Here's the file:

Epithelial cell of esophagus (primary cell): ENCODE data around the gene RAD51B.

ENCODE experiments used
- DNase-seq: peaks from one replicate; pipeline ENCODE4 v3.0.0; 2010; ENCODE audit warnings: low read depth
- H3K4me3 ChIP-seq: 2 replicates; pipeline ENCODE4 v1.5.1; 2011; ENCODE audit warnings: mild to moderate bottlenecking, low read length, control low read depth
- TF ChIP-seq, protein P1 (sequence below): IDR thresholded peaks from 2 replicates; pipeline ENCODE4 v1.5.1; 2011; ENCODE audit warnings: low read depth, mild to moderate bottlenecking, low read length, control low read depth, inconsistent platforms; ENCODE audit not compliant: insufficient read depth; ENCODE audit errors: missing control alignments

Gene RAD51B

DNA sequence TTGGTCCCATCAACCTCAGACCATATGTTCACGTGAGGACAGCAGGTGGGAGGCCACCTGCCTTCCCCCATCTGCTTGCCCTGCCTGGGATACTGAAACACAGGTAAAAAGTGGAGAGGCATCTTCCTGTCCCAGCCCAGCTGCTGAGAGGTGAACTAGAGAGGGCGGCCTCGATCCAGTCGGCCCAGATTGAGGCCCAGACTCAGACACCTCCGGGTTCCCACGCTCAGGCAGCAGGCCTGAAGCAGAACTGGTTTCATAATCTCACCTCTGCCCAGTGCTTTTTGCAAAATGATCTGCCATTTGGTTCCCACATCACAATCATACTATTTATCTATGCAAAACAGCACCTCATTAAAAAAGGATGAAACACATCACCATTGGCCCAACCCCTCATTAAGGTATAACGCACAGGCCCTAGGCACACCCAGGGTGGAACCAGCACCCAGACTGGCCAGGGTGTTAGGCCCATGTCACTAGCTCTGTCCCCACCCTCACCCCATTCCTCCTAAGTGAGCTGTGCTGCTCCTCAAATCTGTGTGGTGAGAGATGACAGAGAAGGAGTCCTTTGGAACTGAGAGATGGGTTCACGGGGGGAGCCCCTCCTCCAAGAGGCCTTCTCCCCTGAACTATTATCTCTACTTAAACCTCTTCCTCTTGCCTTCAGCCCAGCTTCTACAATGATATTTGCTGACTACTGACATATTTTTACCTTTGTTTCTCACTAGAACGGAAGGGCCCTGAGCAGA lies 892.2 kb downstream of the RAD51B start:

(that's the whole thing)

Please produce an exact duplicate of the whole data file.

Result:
Epithelial cell of esophagus (primary cell): ENCODE data around the gene RAD51B.

ENCODE experiments used
- DNase-seq: peaks from one replicate; pipeline ENCODE4 v3.0.0; 2010; ENCODE audit warnings: low read depth
- H3K4me3 ChIP-seq: 2 replicates; pipeline ENCODE4 v1.5.1; 2011; ENCODE audit warnings: mild to moderate bottlenecking, low read length, control low read depth
- TF ChIP-seq, protein P1 (sequence below): IDR thresholded peaks from 2 replicates; pipeline ENCODE4 v1.5.1; 2011; ENCODE audit warnings: low read depth, mild to moderate bottlenecking, low read length, control low read depth, inconsistent platforms; ENCODE audit not compliant: insufficient read depth; ENCODE audit errors: missing control alignments

Gene RAD51B

DNA sequence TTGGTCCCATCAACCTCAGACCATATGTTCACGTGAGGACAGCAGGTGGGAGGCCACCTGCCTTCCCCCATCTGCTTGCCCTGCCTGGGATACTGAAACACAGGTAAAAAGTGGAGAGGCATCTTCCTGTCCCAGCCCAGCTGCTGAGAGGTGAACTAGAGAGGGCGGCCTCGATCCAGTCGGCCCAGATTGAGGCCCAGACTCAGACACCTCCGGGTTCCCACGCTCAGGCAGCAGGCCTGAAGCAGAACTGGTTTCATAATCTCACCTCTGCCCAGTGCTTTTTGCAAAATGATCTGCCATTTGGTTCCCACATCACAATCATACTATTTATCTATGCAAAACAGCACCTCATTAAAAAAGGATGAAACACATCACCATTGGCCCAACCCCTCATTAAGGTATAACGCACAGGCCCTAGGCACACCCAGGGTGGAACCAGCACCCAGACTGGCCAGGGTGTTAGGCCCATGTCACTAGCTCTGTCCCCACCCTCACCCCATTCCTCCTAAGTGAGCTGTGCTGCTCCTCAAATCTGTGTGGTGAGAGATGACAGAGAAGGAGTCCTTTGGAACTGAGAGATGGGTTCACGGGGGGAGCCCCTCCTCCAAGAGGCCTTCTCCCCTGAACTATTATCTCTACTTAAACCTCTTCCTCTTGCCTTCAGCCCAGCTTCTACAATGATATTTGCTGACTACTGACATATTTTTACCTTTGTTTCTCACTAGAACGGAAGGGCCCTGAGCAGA lies 892.2 kb downstream of the RAD51B start: